Primary progressive aphasia is a rare neurological syndrome that impacts an individual’s communication abilities. It is categorized as a type of frontotemporal dementia, a group of disorders caused by the degeneration of the frontal or temporal lobes of the brain, which are responsible for speech and language functions. Symptoms of primary progressive aphasia develop gradually, usually before the age of 65, and worsen over time. People affected by this condition may gradually lose their ability to speak and write, and eventually struggle to comprehend both written and spoken language.
Despite the progression of the disease, individuals with primary progressive aphasia can often maintain their independence and engage in daily activities for several years. However, the condition’s slow advancement leads to challenges in communication and language processing, impacting their quality of life.
Primary progressive aphasia has three subtypes, which include:
The symptoms of primary progressive aphasia differ depending on the specific language areas affected in the brain. This condition is classified into three types, and each type leads to different symptoms. Over time, these symptoms develop gradually and worsen progressively.
Semantic variant primary progressive aphasia is characterized by the following symptoms:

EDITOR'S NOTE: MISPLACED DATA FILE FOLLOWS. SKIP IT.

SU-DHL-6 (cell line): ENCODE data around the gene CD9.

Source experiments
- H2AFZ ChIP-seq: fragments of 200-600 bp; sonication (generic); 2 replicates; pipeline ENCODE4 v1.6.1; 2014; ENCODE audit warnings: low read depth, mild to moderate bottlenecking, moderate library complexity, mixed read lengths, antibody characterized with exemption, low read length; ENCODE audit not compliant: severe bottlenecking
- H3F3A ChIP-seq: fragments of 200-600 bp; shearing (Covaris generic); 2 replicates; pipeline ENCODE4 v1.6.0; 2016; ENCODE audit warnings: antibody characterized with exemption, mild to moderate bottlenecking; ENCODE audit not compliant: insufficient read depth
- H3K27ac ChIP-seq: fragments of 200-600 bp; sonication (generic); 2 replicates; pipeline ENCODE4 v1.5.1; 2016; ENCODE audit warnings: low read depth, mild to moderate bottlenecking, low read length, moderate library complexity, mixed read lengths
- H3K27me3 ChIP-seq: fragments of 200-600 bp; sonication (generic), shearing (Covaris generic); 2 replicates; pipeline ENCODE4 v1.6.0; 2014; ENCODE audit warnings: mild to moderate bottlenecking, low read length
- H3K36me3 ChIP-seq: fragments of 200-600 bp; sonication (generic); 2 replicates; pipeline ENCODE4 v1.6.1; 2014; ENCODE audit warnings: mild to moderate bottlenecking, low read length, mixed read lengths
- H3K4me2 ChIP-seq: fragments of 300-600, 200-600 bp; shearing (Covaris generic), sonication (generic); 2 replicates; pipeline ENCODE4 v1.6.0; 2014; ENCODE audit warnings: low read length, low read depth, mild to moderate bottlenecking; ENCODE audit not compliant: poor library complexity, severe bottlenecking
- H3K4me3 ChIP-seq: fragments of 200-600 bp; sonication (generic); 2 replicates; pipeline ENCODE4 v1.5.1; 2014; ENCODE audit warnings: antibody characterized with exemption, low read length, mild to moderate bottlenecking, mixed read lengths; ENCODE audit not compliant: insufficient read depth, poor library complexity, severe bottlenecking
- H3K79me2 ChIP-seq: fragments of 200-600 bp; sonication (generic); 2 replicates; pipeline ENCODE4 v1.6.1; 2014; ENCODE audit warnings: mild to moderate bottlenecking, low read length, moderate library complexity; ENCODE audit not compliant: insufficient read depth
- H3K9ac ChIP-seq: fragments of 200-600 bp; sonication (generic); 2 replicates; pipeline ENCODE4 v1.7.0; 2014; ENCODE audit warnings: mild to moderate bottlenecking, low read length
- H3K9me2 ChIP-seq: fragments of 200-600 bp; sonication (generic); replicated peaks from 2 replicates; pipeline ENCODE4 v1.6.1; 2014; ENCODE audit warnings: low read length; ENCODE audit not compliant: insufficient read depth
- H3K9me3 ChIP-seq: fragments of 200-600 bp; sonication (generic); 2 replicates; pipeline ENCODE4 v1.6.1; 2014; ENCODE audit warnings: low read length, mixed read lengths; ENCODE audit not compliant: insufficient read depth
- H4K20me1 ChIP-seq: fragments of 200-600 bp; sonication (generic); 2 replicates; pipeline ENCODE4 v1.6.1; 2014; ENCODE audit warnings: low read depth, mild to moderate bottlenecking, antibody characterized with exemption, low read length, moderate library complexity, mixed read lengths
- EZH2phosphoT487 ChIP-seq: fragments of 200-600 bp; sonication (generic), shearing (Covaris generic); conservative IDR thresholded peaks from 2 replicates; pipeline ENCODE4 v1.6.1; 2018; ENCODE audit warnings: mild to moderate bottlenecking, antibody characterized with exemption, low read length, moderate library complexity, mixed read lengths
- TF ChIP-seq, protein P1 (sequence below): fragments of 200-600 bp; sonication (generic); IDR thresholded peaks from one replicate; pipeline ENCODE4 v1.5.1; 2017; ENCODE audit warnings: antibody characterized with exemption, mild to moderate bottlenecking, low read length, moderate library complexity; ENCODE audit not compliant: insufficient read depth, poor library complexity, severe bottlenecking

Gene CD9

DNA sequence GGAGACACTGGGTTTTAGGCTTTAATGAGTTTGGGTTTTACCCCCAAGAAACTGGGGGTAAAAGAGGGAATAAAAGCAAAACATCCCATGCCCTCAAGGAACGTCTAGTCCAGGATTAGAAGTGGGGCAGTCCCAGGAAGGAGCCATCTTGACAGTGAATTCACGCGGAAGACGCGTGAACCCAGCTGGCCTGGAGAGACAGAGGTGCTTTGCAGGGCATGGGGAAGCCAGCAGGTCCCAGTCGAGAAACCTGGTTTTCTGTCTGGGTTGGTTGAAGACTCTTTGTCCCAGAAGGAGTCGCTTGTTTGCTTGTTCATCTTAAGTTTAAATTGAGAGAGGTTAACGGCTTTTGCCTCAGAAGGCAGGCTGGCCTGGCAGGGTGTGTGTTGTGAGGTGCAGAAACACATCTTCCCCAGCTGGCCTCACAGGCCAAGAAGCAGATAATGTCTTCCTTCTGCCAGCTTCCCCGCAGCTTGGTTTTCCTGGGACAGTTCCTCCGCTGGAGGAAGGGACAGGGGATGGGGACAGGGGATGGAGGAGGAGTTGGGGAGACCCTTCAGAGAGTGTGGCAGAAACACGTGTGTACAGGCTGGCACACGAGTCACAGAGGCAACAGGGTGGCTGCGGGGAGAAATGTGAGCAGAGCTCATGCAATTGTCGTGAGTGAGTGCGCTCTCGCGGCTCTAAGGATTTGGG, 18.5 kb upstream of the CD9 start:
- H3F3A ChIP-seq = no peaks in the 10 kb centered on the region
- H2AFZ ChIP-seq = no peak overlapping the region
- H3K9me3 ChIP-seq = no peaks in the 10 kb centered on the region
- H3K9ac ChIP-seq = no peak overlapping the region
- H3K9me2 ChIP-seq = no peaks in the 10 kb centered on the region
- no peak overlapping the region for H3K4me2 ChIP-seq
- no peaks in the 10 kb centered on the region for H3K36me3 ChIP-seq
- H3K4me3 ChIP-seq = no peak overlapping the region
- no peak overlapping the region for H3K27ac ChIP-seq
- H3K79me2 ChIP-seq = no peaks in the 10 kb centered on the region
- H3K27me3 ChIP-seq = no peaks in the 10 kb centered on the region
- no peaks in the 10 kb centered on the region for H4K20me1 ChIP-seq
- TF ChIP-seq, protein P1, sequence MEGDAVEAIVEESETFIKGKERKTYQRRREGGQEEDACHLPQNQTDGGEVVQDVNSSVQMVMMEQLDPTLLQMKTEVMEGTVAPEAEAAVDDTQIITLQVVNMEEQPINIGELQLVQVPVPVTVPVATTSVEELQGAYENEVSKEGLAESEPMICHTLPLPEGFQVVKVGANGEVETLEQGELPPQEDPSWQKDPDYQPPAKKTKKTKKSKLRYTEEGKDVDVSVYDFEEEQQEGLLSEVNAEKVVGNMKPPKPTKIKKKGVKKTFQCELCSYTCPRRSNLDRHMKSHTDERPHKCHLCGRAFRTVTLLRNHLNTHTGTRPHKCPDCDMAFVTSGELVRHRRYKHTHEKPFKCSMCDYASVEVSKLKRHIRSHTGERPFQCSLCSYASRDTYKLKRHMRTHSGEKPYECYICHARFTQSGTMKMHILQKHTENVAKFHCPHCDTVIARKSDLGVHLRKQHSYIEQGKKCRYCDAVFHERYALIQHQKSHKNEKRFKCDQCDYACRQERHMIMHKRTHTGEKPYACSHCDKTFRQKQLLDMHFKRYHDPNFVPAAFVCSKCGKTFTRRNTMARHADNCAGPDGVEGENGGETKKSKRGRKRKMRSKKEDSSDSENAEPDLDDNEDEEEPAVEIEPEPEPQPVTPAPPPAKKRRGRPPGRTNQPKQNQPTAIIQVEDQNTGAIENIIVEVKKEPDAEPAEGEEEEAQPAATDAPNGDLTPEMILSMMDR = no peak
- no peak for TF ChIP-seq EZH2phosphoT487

Logopenic variant primary progressive aphasia presents with the following symptoms:
Nonfluent–agrammatic variant primary progressive aphasia is characterized by the following symptoms:
If you are concerned about your communication abilities, consult your healthcare provider. If you notice symptoms of primary progressive aphasia in a family member or friend, discuss your concerns with them and offer to accompany them to see a healthcare provider. In the case of sudden changes in speech or communication, call emergency services immediately.
Primary progressive aphasia (PPA) is a condition where certain parts of the brain responsible for speech and language shrink, called atrophy. This atrophy mainly occurs on the left side of the brain. While healthcare providers usually can’t pinpoint a specific risk factor, it is believed that a mix of genetic and environmental factors could lead to PPA. Even if there is no gene mutation, PPA can still have a familial tendency.
The risk factors for primary progressive aphasia are as follows:
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